The beginning of the Second French Colonial Empire was marked by Frances invasion of present-dayAlgeriain 1830. It took the French 17 years to conquer theNorth Africanterritory. By the mid-19thcentury, France had established control over Algeria and a sizeable amount of territory in coastal West Africa. France also established new colonies in southernIndochinaandPolynesia. However, until the late 19thcentury, most of the Second French Colonial Empire colonies were not taken over by France. By the end of the 19thcentury, France had conquered all of what became French Indochina. They also controlled most of West Africa, including the territories of the present-day countries ofMauritania, Senegal,GuineaMaliCôte dIvoireBeninNigerChad, theCentral African Republic, and theRepublic of Congo. In addition, the French took control of present-dayTunisiaand established theofDjibouti. In 1911, France seized control ofMorocco. The last imperial gains for the Second French Colonial Empire were made in the aftermath ofWorld War I. France had taken control of formerOttomanterritory, which eventually became present-daySyriaandLebanon. The French also gained control of the former German colonies in Africa,Togo, andCameroon. Thus, after WWI, the Second French Colonial Empire was at its peak.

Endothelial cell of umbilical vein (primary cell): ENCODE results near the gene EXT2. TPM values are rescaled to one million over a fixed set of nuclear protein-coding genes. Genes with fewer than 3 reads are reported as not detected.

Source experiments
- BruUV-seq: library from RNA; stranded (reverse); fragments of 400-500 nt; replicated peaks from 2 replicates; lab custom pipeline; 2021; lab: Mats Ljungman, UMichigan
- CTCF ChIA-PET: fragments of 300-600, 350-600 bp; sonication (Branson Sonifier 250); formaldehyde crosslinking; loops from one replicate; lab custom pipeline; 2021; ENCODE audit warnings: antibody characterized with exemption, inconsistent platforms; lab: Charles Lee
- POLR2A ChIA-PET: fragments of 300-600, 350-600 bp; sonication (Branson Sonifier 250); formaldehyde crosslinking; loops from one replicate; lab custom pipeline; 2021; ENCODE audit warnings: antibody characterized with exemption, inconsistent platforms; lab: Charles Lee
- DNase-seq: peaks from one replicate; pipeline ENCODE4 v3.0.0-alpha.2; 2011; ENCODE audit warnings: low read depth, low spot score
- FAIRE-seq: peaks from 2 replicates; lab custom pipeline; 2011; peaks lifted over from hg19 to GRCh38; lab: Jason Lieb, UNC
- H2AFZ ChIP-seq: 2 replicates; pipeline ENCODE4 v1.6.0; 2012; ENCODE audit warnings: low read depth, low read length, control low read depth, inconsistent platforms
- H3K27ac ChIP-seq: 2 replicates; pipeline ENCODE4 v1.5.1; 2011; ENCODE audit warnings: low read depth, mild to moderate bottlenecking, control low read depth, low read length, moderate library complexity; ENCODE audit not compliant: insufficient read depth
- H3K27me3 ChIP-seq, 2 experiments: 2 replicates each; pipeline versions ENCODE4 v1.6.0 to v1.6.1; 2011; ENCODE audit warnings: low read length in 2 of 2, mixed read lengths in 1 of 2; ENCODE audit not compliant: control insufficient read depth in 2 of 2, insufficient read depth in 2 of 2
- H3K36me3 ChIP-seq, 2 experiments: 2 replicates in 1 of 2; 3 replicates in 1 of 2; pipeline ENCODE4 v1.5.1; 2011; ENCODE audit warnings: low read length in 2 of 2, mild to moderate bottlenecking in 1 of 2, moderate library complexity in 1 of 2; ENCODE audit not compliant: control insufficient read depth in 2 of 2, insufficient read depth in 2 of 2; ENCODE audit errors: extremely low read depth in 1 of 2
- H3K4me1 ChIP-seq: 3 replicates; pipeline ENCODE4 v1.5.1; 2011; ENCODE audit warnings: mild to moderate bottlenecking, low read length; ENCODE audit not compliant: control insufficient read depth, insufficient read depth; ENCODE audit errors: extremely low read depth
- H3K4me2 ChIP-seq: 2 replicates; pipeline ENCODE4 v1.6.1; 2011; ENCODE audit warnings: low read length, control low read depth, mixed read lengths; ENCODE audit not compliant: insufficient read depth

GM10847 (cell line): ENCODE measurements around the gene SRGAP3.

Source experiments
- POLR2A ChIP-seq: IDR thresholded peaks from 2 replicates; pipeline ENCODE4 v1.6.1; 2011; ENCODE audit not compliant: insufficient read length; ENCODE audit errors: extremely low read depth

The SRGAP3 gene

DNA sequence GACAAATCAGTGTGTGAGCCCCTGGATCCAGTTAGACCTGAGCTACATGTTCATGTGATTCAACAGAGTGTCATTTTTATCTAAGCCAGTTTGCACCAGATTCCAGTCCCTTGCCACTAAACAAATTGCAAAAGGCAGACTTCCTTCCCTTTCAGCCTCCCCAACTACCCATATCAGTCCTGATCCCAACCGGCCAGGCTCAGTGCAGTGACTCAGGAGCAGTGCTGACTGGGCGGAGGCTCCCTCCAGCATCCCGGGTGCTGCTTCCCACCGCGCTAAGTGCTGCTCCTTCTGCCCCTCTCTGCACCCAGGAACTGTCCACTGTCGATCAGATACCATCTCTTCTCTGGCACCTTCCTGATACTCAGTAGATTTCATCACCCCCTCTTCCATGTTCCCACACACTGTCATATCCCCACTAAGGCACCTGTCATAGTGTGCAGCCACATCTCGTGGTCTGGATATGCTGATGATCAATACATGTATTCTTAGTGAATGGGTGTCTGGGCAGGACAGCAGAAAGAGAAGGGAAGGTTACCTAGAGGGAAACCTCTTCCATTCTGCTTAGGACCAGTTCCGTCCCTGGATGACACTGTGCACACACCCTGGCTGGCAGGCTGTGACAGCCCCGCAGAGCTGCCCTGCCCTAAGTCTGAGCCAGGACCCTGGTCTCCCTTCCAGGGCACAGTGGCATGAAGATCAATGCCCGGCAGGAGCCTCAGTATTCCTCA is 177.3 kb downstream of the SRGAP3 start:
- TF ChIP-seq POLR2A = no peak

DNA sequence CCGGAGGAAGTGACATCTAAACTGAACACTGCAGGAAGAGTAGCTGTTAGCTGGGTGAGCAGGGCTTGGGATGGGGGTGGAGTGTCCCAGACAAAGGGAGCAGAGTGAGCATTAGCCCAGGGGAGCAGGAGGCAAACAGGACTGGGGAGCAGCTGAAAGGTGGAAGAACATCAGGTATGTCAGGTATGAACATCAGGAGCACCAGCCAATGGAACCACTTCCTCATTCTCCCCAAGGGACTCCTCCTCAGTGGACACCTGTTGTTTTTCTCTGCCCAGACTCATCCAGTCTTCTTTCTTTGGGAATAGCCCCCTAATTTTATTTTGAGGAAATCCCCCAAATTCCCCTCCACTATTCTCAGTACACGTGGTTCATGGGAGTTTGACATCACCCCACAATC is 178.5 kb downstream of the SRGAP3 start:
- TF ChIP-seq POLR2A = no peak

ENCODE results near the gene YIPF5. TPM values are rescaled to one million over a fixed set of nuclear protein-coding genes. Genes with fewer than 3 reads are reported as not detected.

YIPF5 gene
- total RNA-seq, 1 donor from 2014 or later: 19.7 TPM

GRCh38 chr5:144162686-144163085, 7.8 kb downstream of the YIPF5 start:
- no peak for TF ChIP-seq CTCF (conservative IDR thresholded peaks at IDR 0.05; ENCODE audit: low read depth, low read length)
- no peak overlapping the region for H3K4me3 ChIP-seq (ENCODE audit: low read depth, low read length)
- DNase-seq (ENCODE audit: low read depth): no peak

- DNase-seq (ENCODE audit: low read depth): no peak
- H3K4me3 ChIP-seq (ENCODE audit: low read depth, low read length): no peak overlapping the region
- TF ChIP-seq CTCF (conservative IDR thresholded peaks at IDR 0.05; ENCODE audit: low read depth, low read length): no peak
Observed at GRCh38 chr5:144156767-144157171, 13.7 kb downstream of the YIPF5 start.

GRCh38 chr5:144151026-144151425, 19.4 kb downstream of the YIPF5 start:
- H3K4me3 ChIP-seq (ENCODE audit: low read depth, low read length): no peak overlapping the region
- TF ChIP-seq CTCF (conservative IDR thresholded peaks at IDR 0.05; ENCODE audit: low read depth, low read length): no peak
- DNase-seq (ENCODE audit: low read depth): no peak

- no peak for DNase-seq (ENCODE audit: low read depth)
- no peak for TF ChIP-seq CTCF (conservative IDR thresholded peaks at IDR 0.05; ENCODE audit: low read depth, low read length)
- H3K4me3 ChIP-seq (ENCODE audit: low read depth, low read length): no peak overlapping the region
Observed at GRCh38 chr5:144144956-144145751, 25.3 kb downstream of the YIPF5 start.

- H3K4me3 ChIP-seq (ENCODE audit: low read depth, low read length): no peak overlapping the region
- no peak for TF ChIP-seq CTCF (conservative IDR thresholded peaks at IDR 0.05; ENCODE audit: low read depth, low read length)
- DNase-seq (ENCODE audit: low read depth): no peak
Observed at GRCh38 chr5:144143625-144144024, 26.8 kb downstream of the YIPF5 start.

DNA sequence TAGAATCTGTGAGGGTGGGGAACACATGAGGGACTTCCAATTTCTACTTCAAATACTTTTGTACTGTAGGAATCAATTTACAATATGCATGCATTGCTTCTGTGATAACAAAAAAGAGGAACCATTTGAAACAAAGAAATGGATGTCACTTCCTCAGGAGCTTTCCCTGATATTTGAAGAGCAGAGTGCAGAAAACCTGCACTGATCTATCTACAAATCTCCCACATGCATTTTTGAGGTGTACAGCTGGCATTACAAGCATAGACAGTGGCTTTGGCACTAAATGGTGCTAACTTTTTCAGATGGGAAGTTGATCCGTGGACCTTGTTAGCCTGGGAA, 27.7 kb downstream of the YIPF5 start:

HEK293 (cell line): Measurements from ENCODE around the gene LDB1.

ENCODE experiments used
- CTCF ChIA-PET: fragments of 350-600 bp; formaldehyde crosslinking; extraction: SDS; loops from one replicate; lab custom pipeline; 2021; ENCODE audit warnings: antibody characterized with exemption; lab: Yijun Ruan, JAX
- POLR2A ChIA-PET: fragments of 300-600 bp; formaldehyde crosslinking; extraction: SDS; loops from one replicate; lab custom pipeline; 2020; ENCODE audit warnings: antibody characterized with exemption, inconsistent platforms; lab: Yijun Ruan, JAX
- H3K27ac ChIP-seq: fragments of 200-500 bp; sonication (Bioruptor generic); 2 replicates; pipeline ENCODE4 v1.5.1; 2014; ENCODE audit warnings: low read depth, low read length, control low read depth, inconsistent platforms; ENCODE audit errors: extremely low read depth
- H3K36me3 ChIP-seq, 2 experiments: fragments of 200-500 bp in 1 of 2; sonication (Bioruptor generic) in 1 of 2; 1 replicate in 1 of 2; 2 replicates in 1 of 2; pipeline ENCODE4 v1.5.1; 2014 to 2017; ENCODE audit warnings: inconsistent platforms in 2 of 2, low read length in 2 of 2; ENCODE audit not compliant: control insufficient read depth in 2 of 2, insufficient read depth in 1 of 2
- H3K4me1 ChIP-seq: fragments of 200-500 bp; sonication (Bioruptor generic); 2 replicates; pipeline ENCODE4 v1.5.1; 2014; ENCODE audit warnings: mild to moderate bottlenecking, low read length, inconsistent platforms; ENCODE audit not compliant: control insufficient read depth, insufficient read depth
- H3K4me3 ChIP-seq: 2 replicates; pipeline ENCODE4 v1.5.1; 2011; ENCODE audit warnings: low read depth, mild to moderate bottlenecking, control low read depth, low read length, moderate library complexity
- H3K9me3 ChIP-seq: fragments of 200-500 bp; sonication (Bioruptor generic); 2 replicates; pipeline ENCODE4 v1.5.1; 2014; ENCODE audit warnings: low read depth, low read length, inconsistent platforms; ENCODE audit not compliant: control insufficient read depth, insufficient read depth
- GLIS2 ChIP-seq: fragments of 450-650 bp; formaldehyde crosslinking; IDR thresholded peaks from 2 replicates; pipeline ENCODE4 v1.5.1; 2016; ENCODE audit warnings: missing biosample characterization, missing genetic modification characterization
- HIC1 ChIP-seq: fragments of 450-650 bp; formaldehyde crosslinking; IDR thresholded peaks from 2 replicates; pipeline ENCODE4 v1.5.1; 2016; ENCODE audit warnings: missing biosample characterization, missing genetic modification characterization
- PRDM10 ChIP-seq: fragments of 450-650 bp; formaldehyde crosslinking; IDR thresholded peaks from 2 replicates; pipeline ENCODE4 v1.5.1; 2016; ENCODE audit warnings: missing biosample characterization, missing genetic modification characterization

The Second French Colonial Empire was not ruled uniformly. In other words, governmental structures were different depending on the colonies in question. The commonality throughout the Second French Colonial Empire was that France was the ultimate authority regardless of what type of government was established in any given colony. France also directly ruled some French imperial possessions. Algeria, for example, was placed under direct French rule, primarily because of its proximity to France itself. Until Algeria achieved its independence in 1962, the French considered it an inseparable part of their country. Most of the Second French Colonial Empire was under direct rule by France until the end of World War II.